Section 1983 provides a remedy to individuals whose constitutional rights have been violated by a person acting under color of state law. See Burke v. County of Alemeda, 586 F.3d 725 (9th Cir. 2009). In order for an individual to bring a successful Title 42 U.S.C. § 1983 claim, the plaintiff must show that the challenged conduct (1) was committed by a person acting under color of state law, and (2) deprived the plaintiff of rights, privileges, or immunities secured by the Constitution or laws of the United States. Marshall v. Sawyer, 301 F.2d 639, 646 (9th Cir. 1962). To establish that a person was "acting under the color of law, " a plaintiff must show that: (1) defendant's conduct was performed while acting, purporting to act, or pretending to act in the performance of official duties; (2) defendant's conduct must have had the purpose and effect of influencing the behavior of others; and (3) the challenged conduct must have been related in some meaningful way either to defendant's governmental status or to the performance of his duties. Anderson v. Warner, 451 F.3d 1063, 1068-69 (9th Cir. 2006).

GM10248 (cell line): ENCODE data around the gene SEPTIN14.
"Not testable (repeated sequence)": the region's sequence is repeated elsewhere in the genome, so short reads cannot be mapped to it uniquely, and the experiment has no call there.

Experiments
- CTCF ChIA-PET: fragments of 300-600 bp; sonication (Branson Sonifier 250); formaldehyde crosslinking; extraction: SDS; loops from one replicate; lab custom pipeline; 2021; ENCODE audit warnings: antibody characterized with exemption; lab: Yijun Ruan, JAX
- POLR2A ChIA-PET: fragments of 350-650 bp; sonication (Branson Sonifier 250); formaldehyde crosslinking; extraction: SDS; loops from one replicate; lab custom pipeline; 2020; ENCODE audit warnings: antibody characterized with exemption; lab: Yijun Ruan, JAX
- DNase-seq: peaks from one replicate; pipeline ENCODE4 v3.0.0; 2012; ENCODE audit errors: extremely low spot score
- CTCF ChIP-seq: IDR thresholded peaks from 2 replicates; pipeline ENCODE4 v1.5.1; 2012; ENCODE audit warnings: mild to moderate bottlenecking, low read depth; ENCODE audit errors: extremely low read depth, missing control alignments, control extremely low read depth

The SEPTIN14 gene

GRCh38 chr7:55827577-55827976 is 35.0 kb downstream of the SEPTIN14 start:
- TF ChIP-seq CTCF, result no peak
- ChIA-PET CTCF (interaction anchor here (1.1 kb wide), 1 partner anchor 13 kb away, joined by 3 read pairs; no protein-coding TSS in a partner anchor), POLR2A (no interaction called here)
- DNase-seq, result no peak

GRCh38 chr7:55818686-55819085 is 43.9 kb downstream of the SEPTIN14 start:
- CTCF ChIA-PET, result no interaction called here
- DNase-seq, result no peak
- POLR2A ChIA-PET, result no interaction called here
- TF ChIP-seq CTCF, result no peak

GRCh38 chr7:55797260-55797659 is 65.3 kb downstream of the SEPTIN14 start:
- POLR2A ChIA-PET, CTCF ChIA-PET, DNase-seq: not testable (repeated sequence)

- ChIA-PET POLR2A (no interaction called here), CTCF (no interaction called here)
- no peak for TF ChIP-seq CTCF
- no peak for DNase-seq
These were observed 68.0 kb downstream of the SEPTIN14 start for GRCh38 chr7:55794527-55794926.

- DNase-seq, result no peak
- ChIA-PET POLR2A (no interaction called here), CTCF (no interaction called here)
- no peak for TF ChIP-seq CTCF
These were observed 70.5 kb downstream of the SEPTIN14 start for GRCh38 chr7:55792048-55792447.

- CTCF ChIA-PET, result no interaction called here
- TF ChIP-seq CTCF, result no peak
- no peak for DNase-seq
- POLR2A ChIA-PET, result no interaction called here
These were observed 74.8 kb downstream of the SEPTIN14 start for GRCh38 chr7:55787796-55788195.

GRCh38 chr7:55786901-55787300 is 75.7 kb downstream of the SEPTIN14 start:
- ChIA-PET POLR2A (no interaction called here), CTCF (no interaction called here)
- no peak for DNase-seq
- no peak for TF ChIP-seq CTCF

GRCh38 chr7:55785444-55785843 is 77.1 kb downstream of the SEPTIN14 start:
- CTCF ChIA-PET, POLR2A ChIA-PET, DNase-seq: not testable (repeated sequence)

In their second amended complaint, the Petersons allege three separate claims under Section 1983: (1) constitutional violations relating to conduct by CCSD employees at the holiday party;[2] (2) constitutional violations relating to a cover-up by CCSD employees after the holiday party; and (3) a denial of access to the courts claim. See Doc. #172. In the present motion, the Petersons seek summary judgment solely on their claim related to conduct by department police officer defendants at the holiday party. See Doc. #234. Specifically, the Petersons seek summary judgment that defendants Nebeker, Morales, and Robbins violated the Petersons' constitutional rights by failing to prevent defendant Miranda from consuming alcohol at the party and then driving intoxicated.[3]